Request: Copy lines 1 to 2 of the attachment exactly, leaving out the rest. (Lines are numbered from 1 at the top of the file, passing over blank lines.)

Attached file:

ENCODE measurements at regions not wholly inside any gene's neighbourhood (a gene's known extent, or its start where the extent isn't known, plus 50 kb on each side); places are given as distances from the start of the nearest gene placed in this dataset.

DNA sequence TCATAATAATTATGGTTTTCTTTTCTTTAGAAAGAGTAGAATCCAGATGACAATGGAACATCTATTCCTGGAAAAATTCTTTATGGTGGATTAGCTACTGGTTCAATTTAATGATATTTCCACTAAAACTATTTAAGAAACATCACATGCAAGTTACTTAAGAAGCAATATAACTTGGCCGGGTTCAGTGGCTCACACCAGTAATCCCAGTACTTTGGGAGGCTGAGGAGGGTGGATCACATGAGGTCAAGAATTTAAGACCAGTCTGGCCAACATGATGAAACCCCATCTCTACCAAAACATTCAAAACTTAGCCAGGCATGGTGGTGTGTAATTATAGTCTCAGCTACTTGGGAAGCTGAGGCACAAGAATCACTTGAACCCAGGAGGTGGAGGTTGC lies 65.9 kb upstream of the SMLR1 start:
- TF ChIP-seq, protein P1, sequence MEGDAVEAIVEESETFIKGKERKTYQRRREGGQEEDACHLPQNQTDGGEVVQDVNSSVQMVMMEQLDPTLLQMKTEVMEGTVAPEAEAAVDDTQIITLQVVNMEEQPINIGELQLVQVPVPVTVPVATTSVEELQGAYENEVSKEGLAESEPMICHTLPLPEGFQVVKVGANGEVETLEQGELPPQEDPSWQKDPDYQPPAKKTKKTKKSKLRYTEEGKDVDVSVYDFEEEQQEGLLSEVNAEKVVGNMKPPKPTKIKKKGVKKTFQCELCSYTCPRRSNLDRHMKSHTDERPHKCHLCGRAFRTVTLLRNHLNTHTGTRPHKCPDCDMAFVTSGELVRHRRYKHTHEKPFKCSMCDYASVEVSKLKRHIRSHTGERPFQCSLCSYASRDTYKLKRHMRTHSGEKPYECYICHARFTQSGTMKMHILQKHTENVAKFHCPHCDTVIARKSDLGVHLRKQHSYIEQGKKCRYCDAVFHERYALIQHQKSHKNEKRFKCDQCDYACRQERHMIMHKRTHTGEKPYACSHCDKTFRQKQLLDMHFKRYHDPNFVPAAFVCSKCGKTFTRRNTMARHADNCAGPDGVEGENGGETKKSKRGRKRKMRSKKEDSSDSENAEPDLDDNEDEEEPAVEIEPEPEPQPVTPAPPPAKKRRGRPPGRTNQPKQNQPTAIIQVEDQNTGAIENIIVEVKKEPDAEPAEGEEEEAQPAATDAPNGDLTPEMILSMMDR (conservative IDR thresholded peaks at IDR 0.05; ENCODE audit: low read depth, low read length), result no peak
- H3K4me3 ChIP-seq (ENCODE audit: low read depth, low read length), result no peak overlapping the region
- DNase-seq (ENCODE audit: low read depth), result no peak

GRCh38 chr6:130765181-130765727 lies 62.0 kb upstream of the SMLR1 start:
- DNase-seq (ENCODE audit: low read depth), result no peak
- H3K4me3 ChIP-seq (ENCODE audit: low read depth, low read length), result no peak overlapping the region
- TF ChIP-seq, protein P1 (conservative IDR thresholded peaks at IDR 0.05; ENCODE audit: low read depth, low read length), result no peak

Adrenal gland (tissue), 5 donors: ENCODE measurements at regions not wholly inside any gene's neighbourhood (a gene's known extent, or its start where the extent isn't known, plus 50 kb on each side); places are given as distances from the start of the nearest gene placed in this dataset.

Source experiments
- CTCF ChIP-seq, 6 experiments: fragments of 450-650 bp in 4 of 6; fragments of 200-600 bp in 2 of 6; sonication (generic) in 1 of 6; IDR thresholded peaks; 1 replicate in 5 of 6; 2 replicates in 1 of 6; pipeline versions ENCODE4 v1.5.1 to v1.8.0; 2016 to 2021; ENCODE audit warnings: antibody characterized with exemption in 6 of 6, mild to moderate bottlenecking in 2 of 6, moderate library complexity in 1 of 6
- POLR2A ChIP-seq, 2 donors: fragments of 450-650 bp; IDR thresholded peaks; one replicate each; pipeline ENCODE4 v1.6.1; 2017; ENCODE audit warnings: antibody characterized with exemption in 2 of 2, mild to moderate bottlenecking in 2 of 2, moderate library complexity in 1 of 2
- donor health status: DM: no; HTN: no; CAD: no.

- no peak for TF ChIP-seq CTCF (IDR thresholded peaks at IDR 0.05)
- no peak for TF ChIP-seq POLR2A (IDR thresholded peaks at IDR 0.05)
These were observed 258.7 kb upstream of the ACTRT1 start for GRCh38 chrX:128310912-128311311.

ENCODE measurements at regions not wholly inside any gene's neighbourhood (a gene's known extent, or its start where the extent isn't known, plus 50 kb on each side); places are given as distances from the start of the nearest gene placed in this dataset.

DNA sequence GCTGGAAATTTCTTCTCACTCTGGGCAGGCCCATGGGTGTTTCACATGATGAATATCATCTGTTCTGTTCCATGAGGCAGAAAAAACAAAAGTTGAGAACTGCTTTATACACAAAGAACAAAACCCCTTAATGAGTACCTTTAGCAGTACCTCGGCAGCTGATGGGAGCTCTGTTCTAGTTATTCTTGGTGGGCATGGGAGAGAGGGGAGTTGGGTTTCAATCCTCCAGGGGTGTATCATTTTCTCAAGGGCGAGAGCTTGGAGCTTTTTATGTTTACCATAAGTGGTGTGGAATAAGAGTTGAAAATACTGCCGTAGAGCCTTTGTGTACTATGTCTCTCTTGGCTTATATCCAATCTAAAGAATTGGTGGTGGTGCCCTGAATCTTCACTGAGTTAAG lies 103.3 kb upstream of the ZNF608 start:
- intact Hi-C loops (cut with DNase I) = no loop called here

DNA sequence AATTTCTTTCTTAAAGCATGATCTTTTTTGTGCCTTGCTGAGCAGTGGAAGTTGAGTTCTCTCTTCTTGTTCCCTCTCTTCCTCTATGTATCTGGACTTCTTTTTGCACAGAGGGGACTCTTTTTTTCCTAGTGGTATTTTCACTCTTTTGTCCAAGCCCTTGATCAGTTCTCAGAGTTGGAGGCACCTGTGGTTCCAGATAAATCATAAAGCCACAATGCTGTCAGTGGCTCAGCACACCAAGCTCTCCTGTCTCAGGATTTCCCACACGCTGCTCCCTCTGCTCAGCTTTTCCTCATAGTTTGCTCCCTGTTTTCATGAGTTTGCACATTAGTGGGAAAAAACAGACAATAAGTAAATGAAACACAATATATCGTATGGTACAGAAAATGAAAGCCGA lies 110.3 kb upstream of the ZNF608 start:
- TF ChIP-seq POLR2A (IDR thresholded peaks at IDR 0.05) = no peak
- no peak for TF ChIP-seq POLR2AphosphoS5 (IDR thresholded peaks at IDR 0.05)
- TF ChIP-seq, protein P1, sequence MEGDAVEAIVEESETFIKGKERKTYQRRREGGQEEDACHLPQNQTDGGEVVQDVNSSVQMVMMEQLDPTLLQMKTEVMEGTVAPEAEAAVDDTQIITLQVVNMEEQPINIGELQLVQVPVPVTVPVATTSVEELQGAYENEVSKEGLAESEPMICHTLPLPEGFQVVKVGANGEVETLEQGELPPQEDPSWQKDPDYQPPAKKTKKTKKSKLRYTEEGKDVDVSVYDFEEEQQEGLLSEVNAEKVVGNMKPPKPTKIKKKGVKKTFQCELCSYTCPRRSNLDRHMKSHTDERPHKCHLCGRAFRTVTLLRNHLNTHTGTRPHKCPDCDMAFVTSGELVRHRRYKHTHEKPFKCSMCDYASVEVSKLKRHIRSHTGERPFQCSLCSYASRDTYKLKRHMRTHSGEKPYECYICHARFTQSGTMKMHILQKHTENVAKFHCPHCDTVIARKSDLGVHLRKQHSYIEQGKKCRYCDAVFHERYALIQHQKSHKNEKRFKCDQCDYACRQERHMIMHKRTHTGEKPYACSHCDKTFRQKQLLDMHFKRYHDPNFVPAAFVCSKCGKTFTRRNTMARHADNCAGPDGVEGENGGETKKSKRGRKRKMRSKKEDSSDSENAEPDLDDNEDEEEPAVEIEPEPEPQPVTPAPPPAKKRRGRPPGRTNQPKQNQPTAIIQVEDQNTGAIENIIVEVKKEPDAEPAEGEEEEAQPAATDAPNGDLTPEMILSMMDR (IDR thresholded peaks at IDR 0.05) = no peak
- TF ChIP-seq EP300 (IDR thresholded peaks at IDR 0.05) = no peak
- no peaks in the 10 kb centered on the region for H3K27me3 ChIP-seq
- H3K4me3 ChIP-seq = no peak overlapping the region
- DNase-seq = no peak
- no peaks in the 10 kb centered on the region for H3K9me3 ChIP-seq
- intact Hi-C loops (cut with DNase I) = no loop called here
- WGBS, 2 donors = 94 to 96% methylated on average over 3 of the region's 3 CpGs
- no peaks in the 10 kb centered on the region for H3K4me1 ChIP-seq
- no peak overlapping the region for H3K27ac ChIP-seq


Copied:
ENCODE measurements at regions not wholly inside any gene's neighbourhood (a gene's known extent, or its start where the extent isn't known, plus 50 kb on each side); places are given as distances from the start of the nearest gene placed in this dataset.

DNA sequence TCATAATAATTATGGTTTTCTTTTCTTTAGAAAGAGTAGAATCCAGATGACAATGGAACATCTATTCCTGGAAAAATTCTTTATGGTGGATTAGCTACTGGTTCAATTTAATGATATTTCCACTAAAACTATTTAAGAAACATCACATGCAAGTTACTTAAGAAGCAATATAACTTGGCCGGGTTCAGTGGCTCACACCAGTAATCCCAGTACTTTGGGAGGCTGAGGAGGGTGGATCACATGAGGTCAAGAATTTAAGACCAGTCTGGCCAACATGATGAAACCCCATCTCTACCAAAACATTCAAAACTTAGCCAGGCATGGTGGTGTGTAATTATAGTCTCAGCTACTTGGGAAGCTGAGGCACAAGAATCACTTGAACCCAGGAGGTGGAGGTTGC lies 65.9 kb upstream of the SMLR1 start: